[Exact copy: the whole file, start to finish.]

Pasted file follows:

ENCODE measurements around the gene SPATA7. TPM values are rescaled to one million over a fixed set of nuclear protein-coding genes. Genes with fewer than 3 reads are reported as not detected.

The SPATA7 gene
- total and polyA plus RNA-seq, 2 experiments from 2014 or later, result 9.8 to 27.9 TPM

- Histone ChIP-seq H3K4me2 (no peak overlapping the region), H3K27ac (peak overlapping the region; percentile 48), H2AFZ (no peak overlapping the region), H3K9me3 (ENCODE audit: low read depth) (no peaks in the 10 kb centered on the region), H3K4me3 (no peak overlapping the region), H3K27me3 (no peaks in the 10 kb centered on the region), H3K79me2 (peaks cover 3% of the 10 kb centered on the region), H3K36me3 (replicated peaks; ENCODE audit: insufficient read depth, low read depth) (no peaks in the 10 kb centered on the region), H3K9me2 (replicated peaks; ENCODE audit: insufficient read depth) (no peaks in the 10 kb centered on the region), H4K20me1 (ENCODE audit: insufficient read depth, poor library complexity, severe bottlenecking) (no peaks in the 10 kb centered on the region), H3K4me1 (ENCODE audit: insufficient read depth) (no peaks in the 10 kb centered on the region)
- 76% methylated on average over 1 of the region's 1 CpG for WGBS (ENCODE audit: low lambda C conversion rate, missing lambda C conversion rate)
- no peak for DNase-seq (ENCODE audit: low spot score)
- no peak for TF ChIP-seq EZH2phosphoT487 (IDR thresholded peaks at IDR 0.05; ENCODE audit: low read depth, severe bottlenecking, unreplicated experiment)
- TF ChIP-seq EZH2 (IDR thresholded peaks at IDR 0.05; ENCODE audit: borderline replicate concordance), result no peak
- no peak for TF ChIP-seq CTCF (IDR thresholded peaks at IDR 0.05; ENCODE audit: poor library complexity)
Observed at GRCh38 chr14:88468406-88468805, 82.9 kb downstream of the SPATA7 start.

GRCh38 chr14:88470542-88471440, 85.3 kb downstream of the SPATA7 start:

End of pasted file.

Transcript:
ENCODE measurements around the gene SPATA7. TPM values are rescaled to one million over a fixed set of nuclear protein-coding genes. Genes with fewer than 3 reads are reported as not detected.

The SPATA7 gene
- total and polyA plus RNA-seq, 2 experiments from 2014 or later, result 9.8 to 27.9 TPM

- Histone ChIP-seq H3K4me2 (no peak overlapping the region), H3K27ac (peak overlapping the region; percentile 48), H2AFZ (no peak overlapping the region), H3K9me3 (ENCODE audit: low read depth) (no peaks in the 10 kb centered on the region), H3K4me3 (no peak overlapping the region), H3K27me3 (no peaks in the 10 kb centered on the region), H3K79me2 (peaks cover 3% of the 10 kb centered on the region), H3K36me3 (replicated peaks; ENCODE audit: insufficient read depth, low read depth) (no peaks in the 10 kb centered on the region), H3K9me2 (replicated peaks; ENCODE audit: insufficient read depth) (no peaks in the 10 kb centered on the region), H4K20me1 (ENCODE audit: insufficient read depth, poor library complexity, severe bottlenecking) (no peaks in the 10 kb centered on the region), H3K4me1 (ENCODE audit: insufficient read depth) (no peaks in the 10 kb centered on the region)
- 76% methylated on average over 1 of the region's 1 CpG for WGBS (ENCODE audit: low lambda C conversion rate, missing lambda C conversion rate)
- no peak for DNase-seq (ENCODE audit: low spot score)
- no peak for TF ChIP-seq EZH2phosphoT487 (IDR thresholded peaks at IDR 0.05; ENCODE audit: low read depth, severe bottlenecking, unreplicated experiment)
- TF ChIP-seq EZH2 (IDR thresholded peaks at IDR 0.05; ENCODE audit: borderline replicate concordance), result no peak
- no peak for TF ChIP-seq CTCF (IDR thresholded peaks at IDR 0.05; ENCODE audit: poor library complexity)
Observed at GRCh38 chr14:88468406-88468805, 82.9 kb downstream of the SPATA7 start.

GRCh38 chr14:88470542-88471440, 85.3 kb downstream of the SPATA7 start: